Spider system - cooler air off one mixing box
I have a couple of questions to help me wrap my head around my next steps.
We have a large house, two zones, and apparently a spider system in the roof. There are three mixing boxes off the main HVAC unit, each mixing box has between 5-6 flexible ducts of either 4" or 6". I've finally pieced together the three zones and how they trunked it after many hours of looking at the system and fixed many issues (cut ducts amongst others).
I have one end of my house which unfortunately is north and has a number of windows, and it's always cold. I think part of the problem is the amount of outdoor walls in the room and a large window along with cupboards and a bathroom. As a result it's always 2 degrees cooler in that room(s). It used to be more than 2 degrees but i've been trying to create more air in the room by putting in bigger registers and also making the ductwork curve cleaner into the register rather than coming at it in some very angular way causing air to only exit one part of the register. So i've had some success in improving it, but want to do more.
So my questions are two fold.
1) The "mixing box" I asume is sheet metal and it looks like it has some kind of silver insulation on it. It's not particularly good and it's certainly not thick. Is it worth trying further insulate the mixing box(s) so as to not lose heat in that chamber? If so, are there any suggested methods? I may do all three of them if this makes sense.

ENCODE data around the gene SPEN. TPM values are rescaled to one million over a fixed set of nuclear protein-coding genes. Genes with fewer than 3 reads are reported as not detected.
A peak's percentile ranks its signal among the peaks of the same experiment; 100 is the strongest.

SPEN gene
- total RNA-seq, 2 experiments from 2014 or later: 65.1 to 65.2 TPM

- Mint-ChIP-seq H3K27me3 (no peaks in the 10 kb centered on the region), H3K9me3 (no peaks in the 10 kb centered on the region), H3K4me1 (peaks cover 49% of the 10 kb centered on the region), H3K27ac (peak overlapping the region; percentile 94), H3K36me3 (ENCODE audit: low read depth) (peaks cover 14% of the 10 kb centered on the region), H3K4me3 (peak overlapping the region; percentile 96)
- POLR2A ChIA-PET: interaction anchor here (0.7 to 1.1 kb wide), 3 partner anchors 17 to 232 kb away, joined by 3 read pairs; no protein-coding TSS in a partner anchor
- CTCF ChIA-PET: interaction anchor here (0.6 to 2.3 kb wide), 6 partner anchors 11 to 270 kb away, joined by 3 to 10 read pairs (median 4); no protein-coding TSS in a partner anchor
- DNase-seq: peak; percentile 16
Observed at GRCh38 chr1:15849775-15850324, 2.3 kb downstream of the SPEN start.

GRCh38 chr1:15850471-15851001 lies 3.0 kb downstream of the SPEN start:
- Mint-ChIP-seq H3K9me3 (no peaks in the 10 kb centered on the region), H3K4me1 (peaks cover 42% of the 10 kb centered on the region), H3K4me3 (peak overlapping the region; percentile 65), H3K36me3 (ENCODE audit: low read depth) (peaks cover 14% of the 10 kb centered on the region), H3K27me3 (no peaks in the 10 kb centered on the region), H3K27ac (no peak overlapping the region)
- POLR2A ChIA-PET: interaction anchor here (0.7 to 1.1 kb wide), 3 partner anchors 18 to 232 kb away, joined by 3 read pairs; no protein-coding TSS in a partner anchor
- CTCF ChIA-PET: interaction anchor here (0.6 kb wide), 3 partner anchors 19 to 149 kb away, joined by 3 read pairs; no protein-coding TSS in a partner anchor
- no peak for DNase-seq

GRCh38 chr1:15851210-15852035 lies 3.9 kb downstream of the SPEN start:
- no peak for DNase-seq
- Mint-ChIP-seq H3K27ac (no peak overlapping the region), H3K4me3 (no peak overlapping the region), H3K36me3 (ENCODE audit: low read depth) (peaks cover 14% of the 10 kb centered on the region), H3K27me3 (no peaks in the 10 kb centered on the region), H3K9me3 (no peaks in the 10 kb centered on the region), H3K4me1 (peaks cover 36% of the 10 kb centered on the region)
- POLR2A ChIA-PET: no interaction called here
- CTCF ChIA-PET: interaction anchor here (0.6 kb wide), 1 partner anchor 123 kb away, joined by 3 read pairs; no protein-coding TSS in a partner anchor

2) There are three main trunks coming from the blower. They are a pretty good size and are all flexible insulated duct (like the rest of the ductwork). I notice however, that two of them (which happen to go to the ends of the house) are entwined with one laying on the other over a rafter before heading off in their required directions. The lower one looked slightly crushed to me, so the other day I raised and strapped the upper duct in case it was pinching the lower one. I think this helped air-flow. I also notice that when they put the duct in, they tend to raise them about 3' from the insulation and run them along rafters. Is there a reason for this?
The reason i'm asking is I'm considering re-running the two ducts that feed either end of the house and that have the longest runs. I feel like the air pressure isn't so great, in part due to distance but also because they seem to make these large runs take a few turns and they could be more direct. Am I right in thinking less turns and less hard angles is better for air-flow?
Any advice is helpful.
The type of duct system you have is not great for airflow. Flexible duct doesn't allow air to flow nearly as good as metal duct especially when the flex is twisted and snaked around every which way. You want your trunk to be as straight a run as possible with all branch lines equall distance from the trunk with all branches as short and straight as possible. If it were my house I would rip all of it out and install a properly sized, sealed and insulated metal trunk with balancing dampers on all branch lines to balance the flow required to each room per acca manual j room by room and manual d requirements.
Ok thanks for the reply. I'm going to re-route the two trunks that feed each end of the house to make them straighter and less angular curves.
Do I also need to consider wrapping the mixing boxes with insulation beyond what appears to be some kind of silver backed insulation on there today?